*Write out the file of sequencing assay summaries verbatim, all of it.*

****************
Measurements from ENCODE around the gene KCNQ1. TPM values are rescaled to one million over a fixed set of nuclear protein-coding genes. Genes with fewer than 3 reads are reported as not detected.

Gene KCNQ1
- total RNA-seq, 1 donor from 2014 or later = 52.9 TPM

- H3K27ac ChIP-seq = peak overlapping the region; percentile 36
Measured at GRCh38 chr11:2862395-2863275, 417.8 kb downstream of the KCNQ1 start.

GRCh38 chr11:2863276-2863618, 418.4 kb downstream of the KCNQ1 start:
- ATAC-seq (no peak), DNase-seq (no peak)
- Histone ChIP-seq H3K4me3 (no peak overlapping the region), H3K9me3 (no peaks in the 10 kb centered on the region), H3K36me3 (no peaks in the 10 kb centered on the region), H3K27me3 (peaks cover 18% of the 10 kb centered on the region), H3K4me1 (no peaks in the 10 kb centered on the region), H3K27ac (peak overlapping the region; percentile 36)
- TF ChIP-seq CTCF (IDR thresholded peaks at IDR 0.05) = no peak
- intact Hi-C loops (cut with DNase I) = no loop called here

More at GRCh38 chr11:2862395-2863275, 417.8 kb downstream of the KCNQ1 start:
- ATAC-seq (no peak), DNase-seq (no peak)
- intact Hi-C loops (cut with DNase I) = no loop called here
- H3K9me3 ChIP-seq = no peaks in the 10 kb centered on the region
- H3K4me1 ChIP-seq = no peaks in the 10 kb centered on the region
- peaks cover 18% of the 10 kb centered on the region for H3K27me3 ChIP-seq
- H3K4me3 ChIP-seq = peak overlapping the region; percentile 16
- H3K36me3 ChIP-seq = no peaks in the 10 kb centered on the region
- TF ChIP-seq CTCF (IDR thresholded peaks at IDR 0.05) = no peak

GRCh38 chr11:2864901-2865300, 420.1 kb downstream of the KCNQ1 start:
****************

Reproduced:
Measurements from ENCODE around the gene KCNQ1. TPM values are rescaled to one million over a fixed set of nuclear protein-coding genes. Genes with fewer than 3 reads are reported as not detected.

Gene KCNQ1
- total RNA-seq, 1 donor from 2014 or later = 52.9 TPM

- H3K27ac ChIP-seq = peak overlapping the region; percentile 36
Measured at GRCh38 chr11:2862395-2863275, 417.8 kb downstream of the KCNQ1 start.

GRCh38 chr11:2863276-2863618, 418.4 kb downstream of the KCNQ1 start:
- ATAC-seq (no peak), DNase-seq (no peak)
- Histone ChIP-seq H3K4me3 (no peak overlapping the region), H3K9me3 (no peaks in the 10 kb centered on the region), H3K36me3 (no peaks in the 10 kb centered on the region), H3K27me3 (peaks cover 18% of the 10 kb centered on the region), H3K4me1 (no peaks in the 10 kb centered on the region), H3K27ac (peak overlapping the region; percentile 36)
- TF ChIP-seq CTCF (IDR thresholded peaks at IDR 0.05) = no peak
- intact Hi-C loops (cut with DNase I) = no loop called here

More at GRCh38 chr11:2862395-2863275, 417.8 kb downstream of the KCNQ1 start:
- ATAC-seq (no peak), DNase-seq (no peak)
- intact Hi-C loops (cut with DNase I) = no loop called here
- H3K9me3 ChIP-seq = no peaks in the 10 kb centered on the region
- H3K4me1 ChIP-seq = no peaks in the 10 kb centered on the region
- peaks cover 18% of the 10 kb centered on the region for H3K27me3 ChIP-seq
- H3K4me3 ChIP-seq = peak overlapping the region; percentile 16
- H3K36me3 ChIP-seq = no peaks in the 10 kb centered on the region
- TF ChIP-seq CTCF (IDR thresholded peaks at IDR 0.05) = no peak

GRCh38 chr11:2864901-2865300, 420.1 kb downstream of the KCNQ1 start: